We need to figure this out we to figure out.

I think he would just come out of ideas and people celebrate them some of them work some don't and that's great anything what the frustration is across the industry when it comes to politics.

Is is that they then try and focus group and it's like I have a discussion around table and come up with an answer about the value of the BBC or the value of Public Service Broadcasting and it never really get to one but for me that the key thing about this debate is Ice I feel when it starts separating the the licence fee debate with the BBC debate did there two intertwined at the moment.

And I think there's a dead a genuine problem with how we collect the licence fee and and then how that gets distributed back again and I think we need to start thinking about how is your Nan is it that having a licensee is that the best way doing it again and abroad from that whether or not the content of the BBC is making it is right reflection for 4 days.

I steep hated having a debate is arriving to do and that's where we have chance renew or just the politicians looking into the BBC thing was a politician shouldn't be examined the BBC in any way they see fit what you're saying to the wrong people he was saying if they talk to creative people are actually making this stuff.

They would get a very different set of answers an that's absolutely right.

I mean it's bizarre that live inside the life of the panel the job the whittingdale group is is demented you know if that doesn't include that's his point is made that could any creative people who should be including Steven Moffat in a free sample and um that's that's the boys at that absolutely should be looking to be safe course.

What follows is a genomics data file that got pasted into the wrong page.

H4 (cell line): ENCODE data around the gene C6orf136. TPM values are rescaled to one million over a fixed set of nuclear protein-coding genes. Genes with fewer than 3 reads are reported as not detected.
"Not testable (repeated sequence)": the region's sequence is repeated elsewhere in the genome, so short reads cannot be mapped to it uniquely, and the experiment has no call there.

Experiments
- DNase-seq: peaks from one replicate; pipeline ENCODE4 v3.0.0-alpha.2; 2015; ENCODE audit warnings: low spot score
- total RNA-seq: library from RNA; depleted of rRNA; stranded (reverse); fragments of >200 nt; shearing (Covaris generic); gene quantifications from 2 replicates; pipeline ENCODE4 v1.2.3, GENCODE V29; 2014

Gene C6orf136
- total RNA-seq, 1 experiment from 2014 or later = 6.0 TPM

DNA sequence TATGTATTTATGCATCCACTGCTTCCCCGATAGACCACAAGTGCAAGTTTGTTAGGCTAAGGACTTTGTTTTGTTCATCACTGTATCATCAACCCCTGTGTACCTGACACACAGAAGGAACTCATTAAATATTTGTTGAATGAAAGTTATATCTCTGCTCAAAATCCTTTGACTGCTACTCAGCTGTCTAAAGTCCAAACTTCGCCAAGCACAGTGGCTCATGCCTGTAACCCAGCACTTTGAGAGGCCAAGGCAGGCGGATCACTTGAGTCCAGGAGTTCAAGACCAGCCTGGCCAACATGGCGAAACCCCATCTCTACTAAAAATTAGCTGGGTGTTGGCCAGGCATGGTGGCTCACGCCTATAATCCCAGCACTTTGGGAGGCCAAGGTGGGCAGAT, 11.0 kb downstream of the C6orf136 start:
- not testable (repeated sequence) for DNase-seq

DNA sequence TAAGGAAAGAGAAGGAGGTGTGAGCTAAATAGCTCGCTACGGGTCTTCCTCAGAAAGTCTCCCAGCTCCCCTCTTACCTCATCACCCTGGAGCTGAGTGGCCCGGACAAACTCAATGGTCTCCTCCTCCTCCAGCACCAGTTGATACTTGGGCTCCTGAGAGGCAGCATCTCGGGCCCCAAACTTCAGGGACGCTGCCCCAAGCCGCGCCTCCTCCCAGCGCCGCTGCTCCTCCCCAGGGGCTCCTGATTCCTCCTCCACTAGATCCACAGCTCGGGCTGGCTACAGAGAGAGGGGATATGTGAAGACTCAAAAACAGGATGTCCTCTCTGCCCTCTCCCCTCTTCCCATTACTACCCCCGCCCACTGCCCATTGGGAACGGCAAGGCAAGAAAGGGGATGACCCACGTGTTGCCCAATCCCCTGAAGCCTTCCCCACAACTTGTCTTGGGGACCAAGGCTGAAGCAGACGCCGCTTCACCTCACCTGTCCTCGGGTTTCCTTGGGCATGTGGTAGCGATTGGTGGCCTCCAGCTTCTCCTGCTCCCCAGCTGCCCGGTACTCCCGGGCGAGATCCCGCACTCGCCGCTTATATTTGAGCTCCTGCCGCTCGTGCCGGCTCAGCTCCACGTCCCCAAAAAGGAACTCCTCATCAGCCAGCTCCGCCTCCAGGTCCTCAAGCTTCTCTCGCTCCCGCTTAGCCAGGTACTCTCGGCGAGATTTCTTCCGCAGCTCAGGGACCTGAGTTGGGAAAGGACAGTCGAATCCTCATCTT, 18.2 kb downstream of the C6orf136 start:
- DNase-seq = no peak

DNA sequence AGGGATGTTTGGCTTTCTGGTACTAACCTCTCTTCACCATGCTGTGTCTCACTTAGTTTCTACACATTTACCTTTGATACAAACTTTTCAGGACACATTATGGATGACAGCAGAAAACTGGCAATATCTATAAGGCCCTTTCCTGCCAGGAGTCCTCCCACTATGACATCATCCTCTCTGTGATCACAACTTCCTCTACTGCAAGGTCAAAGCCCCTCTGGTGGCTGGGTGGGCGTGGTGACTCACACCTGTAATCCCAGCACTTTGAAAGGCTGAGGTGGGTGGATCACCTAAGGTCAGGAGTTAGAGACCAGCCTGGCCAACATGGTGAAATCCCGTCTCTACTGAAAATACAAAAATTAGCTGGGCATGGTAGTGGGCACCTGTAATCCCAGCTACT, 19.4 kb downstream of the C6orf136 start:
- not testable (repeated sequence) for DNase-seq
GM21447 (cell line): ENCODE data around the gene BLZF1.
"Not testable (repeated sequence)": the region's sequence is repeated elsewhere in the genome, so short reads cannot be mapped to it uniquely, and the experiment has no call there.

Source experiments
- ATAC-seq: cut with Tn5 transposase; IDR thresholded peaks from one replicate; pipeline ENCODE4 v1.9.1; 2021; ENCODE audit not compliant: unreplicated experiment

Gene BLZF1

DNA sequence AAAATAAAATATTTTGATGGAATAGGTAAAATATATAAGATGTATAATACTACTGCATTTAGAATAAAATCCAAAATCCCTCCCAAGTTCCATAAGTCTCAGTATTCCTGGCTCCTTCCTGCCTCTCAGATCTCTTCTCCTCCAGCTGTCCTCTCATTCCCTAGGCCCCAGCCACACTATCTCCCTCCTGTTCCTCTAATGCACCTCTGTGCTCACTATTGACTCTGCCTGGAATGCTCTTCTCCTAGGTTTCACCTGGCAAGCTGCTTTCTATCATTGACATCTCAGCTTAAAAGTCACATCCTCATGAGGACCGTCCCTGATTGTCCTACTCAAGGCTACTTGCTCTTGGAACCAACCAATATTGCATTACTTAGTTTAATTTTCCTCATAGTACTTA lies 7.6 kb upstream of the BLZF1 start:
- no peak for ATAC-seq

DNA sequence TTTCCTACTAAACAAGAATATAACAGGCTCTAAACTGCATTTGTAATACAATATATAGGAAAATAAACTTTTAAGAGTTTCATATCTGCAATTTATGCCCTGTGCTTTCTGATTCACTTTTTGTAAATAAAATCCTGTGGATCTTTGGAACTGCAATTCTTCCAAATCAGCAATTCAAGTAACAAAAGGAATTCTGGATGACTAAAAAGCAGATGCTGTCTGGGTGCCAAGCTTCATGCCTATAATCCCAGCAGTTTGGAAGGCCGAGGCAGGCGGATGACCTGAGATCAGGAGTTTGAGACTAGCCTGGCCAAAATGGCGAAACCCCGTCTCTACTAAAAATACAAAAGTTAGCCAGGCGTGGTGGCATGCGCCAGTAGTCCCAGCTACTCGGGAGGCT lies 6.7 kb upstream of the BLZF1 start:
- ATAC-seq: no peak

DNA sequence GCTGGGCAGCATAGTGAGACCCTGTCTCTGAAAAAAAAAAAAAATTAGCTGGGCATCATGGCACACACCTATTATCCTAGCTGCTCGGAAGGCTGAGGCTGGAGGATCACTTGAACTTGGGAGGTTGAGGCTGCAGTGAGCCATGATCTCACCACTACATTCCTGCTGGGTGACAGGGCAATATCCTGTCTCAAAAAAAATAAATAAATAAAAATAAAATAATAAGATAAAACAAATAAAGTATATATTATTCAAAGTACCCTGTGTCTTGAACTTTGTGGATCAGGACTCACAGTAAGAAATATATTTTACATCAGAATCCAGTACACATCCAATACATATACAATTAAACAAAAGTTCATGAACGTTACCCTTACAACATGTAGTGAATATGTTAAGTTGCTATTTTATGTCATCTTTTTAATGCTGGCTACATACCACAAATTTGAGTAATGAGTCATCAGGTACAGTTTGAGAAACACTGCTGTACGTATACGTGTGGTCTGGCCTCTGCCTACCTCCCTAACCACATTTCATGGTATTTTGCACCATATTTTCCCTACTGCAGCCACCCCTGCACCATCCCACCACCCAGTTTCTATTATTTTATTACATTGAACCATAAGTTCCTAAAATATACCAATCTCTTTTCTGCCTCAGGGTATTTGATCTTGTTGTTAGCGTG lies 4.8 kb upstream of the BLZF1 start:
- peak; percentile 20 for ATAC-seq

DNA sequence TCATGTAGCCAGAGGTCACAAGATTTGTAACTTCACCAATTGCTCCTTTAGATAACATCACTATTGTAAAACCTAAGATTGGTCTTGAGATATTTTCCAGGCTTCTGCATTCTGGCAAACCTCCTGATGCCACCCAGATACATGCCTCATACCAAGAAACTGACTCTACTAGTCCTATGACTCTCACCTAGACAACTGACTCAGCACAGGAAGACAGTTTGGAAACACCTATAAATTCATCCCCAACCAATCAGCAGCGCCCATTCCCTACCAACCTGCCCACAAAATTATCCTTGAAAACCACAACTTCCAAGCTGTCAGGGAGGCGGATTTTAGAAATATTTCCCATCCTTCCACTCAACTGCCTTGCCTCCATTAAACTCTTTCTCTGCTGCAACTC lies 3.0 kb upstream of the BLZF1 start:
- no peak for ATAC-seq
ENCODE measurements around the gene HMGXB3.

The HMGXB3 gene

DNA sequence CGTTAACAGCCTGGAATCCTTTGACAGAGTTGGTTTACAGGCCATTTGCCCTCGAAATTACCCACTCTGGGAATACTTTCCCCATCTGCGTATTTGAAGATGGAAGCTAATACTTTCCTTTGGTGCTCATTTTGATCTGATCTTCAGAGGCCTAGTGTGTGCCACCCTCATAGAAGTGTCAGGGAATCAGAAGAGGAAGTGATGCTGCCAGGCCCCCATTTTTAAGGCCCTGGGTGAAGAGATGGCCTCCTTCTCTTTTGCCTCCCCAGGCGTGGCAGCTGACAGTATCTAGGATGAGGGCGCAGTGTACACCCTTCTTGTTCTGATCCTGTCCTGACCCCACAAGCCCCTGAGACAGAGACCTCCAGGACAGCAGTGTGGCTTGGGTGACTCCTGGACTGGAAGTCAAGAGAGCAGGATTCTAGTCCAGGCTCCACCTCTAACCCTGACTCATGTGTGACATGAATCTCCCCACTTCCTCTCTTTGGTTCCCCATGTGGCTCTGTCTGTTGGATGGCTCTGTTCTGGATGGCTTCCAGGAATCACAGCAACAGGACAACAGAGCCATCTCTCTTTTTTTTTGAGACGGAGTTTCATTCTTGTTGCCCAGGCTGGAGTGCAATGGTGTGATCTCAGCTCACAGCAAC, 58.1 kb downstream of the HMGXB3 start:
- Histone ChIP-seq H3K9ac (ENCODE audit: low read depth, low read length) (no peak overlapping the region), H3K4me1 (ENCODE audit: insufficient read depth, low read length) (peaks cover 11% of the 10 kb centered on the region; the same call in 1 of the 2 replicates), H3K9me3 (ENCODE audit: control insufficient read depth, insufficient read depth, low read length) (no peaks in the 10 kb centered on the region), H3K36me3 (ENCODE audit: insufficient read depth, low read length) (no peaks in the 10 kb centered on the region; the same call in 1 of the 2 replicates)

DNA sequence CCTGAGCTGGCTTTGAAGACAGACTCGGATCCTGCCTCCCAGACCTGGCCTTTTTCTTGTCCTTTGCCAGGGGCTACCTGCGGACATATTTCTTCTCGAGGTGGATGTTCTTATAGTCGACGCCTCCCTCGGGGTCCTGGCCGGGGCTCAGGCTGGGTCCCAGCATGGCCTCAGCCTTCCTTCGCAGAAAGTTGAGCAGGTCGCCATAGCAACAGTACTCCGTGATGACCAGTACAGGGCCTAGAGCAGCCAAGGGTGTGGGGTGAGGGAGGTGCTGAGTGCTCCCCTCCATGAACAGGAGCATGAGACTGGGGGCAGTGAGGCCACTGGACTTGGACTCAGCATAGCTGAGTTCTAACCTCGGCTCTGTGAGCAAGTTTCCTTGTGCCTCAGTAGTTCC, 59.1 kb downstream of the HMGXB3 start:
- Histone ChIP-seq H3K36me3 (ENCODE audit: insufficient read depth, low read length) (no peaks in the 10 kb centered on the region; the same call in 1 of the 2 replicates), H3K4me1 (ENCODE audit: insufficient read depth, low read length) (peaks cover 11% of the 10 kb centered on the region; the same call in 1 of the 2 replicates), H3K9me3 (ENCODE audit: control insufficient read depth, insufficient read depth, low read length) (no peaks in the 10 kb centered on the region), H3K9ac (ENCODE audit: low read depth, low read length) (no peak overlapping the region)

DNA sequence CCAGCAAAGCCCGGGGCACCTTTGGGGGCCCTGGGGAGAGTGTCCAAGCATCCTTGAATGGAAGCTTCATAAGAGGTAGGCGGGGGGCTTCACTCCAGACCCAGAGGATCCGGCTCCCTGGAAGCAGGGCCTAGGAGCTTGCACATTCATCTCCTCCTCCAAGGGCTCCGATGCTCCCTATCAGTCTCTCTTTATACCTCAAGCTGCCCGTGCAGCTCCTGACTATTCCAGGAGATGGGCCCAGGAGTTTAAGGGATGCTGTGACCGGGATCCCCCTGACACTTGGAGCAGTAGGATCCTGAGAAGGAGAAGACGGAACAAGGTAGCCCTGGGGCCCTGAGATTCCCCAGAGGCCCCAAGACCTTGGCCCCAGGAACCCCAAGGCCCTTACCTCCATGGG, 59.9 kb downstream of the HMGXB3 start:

He has to be accountable to ask the public and they and they are the conduit for that but once they start only talking to the bigwigs and other Executives

And the people you know if you like working in industry there any getting one side of it and frustration that their people have his that when you put together a panel like that you can almost cigarette with the answer you can start speaking and he will get frustrated if you're not wanted by creative to it.

You're not going to have a discussion about on the way from the mactaggart lecture to the dinner last night.

I met one who shall be nameless executive who was offended right to be class in this group of life TV bigwigs to EN3 ago.

You was mildly know what you saying nothing to say true that was there people who created the go on to become big weeks of course.

You're not all people have just been and you know like commissioning of Our Lives I believe it or not.

There was somebody actually made TV show himself up what this is the Pointing and I think this is the underlying issue is once weirdly once you become an executive it almost speaking in a different way of thinking and excommunicating.

Two sessions of it this thing with people who actually writing and making and directing and starring TV shows and the ones who are in charge of them.

It's so weird, they all stop talking in this kind of like rather tedious political why about stuff for the creators.

Don't you know they're just very honest about stuff and that's the difference someone else who was in the audience and there is a merge this morning at the Post McTaggart kind of deconstruction chat better Monday nicci himself and even realise he was in the audience was the culture secretary John whittingdale in fact he was sitting next to me.